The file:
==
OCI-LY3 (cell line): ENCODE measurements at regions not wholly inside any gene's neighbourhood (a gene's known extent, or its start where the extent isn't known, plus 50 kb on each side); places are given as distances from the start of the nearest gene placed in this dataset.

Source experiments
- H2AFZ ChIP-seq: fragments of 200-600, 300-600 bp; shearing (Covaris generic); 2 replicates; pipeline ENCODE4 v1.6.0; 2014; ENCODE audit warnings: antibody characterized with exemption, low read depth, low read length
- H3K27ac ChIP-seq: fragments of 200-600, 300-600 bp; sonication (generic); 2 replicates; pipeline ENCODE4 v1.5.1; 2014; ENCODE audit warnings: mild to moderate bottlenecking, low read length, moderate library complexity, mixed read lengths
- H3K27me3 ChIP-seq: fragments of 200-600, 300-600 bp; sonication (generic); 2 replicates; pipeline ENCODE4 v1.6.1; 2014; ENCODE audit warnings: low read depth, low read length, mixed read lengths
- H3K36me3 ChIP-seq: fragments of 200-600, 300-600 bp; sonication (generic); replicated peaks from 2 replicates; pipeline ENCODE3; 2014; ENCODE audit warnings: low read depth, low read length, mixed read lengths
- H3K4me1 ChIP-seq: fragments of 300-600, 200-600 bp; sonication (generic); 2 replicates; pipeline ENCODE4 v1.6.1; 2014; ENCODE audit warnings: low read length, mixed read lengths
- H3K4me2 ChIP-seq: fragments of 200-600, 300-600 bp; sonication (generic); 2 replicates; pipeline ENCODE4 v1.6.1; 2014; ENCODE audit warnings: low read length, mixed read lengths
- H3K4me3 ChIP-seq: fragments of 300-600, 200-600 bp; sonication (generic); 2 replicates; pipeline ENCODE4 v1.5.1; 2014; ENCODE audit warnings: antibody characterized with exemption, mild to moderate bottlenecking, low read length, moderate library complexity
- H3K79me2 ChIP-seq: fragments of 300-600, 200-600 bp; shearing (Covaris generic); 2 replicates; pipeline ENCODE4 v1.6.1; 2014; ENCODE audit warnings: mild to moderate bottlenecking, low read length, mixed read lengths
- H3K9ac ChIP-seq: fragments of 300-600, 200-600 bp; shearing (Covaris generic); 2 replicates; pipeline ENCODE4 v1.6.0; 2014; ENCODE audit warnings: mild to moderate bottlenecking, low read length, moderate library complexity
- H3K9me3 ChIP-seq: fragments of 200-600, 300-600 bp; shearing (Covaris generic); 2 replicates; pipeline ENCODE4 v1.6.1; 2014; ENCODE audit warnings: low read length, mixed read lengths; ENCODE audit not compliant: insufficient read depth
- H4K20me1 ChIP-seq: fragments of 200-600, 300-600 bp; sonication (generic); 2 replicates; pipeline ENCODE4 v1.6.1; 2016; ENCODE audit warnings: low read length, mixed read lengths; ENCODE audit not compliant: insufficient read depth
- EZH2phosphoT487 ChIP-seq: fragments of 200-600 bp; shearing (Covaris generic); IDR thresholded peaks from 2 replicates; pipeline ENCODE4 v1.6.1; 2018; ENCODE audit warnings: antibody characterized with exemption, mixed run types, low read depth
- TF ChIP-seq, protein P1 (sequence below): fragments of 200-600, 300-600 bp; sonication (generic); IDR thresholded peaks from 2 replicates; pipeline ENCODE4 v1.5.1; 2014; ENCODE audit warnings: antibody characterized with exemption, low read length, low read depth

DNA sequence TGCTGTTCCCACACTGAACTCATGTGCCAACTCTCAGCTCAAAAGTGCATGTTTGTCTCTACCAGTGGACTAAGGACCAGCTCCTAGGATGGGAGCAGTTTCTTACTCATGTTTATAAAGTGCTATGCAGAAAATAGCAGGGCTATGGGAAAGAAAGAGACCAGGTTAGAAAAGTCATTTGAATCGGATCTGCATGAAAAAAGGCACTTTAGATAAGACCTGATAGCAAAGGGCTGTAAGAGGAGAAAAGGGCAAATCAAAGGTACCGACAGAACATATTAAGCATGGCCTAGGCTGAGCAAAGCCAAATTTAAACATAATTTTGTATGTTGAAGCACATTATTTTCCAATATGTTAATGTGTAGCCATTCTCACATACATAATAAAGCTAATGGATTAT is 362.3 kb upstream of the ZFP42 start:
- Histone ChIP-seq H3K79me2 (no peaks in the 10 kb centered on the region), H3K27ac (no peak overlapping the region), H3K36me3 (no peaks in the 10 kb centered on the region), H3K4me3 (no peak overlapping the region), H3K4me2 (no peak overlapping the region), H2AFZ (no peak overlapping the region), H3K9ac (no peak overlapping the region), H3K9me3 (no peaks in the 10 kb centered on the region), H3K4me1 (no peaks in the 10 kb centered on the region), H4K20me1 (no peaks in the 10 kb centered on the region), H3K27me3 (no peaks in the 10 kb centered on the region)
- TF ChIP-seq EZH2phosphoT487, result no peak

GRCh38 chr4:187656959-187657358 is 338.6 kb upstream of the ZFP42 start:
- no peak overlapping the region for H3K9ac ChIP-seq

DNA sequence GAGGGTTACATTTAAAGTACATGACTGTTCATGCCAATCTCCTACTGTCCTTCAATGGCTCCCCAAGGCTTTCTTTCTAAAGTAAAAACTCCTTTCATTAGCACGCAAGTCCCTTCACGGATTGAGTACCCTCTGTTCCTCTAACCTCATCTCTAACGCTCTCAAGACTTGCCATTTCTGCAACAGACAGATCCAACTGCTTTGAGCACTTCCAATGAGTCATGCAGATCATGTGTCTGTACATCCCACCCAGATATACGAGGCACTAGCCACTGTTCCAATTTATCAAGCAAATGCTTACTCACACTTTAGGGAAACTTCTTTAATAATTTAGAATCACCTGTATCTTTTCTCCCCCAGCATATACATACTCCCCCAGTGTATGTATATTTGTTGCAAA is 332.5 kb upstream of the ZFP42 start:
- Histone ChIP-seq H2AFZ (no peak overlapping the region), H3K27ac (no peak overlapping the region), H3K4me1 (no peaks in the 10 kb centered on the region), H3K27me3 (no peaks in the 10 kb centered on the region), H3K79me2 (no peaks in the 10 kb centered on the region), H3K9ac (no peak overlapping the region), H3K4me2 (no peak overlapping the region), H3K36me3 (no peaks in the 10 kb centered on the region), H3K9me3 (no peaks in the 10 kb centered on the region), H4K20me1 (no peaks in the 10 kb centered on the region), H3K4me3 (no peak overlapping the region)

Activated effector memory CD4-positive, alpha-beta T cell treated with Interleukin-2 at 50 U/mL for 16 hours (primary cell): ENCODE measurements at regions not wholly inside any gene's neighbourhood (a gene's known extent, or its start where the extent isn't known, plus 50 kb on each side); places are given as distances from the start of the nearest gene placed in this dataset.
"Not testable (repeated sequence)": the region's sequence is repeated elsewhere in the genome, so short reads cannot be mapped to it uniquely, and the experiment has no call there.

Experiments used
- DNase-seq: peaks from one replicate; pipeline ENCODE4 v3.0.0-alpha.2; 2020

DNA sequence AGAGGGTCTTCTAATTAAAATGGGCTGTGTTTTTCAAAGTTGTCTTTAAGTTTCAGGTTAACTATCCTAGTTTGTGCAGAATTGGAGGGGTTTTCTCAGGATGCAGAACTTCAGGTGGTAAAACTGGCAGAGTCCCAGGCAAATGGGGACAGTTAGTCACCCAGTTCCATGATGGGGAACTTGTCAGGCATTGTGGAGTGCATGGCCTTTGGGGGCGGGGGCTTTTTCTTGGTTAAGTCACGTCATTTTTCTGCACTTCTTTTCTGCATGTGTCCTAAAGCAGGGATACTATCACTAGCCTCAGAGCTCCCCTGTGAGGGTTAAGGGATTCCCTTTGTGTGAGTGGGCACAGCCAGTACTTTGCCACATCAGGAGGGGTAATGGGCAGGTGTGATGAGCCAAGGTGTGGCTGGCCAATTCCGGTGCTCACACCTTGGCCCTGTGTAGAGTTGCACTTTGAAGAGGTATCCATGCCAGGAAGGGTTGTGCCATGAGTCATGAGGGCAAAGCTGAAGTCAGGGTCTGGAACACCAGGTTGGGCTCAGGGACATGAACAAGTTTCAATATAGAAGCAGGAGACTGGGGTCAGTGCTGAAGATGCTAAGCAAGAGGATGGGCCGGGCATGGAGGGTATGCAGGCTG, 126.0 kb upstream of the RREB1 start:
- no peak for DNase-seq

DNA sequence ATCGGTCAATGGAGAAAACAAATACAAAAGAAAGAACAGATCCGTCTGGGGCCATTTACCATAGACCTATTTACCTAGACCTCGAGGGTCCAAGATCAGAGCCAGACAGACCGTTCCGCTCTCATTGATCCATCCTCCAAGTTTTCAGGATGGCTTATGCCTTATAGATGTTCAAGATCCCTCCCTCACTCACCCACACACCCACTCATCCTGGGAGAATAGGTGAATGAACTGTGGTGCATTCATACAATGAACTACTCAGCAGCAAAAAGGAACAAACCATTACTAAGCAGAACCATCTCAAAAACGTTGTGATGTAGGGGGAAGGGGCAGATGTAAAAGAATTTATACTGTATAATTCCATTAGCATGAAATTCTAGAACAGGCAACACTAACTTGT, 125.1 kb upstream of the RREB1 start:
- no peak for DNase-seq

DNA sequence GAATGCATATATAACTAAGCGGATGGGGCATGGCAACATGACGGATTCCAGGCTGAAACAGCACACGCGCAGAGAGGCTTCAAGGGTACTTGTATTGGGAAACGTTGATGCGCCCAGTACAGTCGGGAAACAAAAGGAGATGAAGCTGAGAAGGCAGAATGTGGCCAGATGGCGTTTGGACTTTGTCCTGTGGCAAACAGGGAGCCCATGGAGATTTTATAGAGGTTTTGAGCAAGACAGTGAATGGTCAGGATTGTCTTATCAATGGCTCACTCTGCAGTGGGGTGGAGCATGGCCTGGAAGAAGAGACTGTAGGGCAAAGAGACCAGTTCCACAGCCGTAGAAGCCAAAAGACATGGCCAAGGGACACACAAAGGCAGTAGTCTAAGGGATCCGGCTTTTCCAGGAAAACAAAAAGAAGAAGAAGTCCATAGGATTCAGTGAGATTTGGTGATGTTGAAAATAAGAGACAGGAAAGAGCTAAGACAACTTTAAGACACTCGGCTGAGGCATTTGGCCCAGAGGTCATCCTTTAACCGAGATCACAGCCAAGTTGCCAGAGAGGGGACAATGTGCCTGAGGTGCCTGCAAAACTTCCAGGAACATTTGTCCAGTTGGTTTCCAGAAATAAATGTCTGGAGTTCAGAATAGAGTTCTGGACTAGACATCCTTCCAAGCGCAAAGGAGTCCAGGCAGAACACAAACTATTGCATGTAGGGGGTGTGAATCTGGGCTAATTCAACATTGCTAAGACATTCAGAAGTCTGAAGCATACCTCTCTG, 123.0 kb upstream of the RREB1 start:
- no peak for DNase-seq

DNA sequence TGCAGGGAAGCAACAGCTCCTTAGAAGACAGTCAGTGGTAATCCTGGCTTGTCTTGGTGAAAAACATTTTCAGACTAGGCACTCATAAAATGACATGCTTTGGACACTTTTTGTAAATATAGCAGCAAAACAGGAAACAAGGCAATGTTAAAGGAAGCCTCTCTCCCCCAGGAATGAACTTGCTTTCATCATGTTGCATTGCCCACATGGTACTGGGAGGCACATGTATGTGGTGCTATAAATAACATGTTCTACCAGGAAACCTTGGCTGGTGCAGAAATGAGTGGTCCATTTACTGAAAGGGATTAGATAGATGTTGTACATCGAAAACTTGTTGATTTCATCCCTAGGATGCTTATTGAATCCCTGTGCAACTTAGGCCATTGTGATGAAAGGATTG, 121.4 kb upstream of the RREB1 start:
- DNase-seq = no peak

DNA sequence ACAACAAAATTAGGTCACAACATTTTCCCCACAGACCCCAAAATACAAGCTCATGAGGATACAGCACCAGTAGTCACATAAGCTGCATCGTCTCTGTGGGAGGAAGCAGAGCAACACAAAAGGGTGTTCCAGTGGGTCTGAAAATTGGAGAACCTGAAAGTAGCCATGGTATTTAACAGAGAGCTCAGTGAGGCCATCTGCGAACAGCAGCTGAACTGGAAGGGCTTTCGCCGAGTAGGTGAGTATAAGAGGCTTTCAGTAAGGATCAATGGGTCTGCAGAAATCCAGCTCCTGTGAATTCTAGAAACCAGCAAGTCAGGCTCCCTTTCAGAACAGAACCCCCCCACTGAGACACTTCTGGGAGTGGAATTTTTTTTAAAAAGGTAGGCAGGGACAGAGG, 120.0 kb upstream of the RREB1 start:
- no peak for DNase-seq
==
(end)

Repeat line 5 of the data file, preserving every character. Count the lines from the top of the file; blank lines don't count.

- H3K27me3 ChIP-seq: fragments of 200-600, 300-600 bp; sonication (generic); 2 replicates; pipeline ENCODE4 v1.6.1; 2014; ENCODE audit warnings: low read depth, low read length, mixed read lengths